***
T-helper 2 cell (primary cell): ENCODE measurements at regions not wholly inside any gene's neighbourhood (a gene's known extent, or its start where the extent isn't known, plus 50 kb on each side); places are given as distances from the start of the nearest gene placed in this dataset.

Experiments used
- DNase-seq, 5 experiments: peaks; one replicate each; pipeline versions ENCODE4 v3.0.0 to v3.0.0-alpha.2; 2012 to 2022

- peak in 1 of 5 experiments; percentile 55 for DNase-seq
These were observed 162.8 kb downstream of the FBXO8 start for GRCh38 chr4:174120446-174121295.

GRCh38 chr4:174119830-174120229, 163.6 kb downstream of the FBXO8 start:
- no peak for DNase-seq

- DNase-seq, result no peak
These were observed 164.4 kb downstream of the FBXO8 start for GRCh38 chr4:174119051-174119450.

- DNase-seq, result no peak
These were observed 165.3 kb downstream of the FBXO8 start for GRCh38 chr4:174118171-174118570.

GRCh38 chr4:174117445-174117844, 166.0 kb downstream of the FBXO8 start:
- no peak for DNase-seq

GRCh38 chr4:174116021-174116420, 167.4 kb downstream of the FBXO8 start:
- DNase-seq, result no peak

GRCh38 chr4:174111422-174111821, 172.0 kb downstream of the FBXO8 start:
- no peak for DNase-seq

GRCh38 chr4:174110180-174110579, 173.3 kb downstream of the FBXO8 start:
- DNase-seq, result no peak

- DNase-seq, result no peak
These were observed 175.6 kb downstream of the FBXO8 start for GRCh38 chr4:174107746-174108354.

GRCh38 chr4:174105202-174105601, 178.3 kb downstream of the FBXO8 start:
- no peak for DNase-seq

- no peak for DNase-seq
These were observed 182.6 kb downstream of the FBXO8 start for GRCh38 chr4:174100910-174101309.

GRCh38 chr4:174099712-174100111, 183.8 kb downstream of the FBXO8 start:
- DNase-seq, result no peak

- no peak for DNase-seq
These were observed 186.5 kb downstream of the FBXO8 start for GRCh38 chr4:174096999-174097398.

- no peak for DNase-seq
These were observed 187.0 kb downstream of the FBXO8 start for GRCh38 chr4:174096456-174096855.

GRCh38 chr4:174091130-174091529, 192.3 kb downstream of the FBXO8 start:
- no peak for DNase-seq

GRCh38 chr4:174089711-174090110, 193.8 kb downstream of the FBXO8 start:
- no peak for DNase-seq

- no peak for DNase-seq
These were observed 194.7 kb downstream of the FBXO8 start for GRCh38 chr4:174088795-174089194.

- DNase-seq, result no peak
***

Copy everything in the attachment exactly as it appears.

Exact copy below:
T-helper 2 cell (primary cell): ENCODE measurements at regions not wholly inside any gene's neighbourhood (a gene's known extent, or its start where the extent isn't known, plus 50 kb on each side); places are given as distances from the start of the nearest gene placed in this dataset.

Experiments used
- DNase-seq, 5 experiments: peaks; one replicate each; pipeline versions ENCODE4 v3.0.0 to v3.0.0-alpha.2; 2012 to 2022

- peak in 1 of 5 experiments; percentile 55 for DNase-seq
These were observed 162.8 kb downstream of the FBXO8 start for GRCh38 chr4:174120446-174121295.

GRCh38 chr4:174119830-174120229, 163.6 kb downstream of the FBXO8 start:
- no peak for DNase-seq

- DNase-seq, result no peak
These were observed 164.4 kb downstream of the FBXO8 start for GRCh38 chr4:174119051-174119450.

- DNase-seq, result no peak
These were observed 165.3 kb downstream of the FBXO8 start for GRCh38 chr4:174118171-174118570.

GRCh38 chr4:174117445-174117844, 166.0 kb downstream of the FBXO8 start:
- no peak for DNase-seq

GRCh38 chr4:174116021-174116420, 167.4 kb downstream of the FBXO8 start:
- DNase-seq, result no peak

GRCh38 chr4:174111422-174111821, 172.0 kb downstream of the FBXO8 start:
- no peak for DNase-seq

GRCh38 chr4:174110180-174110579, 173.3 kb downstream of the FBXO8 start:
- DNase-seq, result no peak

- DNase-seq, result no peak
These were observed 175.6 kb downstream of the FBXO8 start for GRCh38 chr4:174107746-174108354.

GRCh38 chr4:174105202-174105601, 178.3 kb downstream of the FBXO8 start:
- no peak for DNase-seq

- no peak for DNase-seq
These were observed 182.6 kb downstream of the FBXO8 start for GRCh38 chr4:174100910-174101309.

GRCh38 chr4:174099712-174100111, 183.8 kb downstream of the FBXO8 start:
- DNase-seq, result no peak

- no peak for DNase-seq
These were observed 186.5 kb downstream of the FBXO8 start for GRCh38 chr4:174096999-174097398.

- no peak for DNase-seq
These were observed 187.0 kb downstream of the FBXO8 start for GRCh38 chr4:174096456-174096855.

GRCh38 chr4:174091130-174091529, 192.3 kb downstream of the FBXO8 start:
- no peak for DNase-seq

GRCh38 chr4:174089711-174090110, 193.8 kb downstream of the FBXO8 start:
- no peak for DNase-seq

- no peak for DNase-seq
These were observed 194.7 kb downstream of the FBXO8 start for GRCh38 chr4:174088795-174089194.

- DNase-seq, result no peak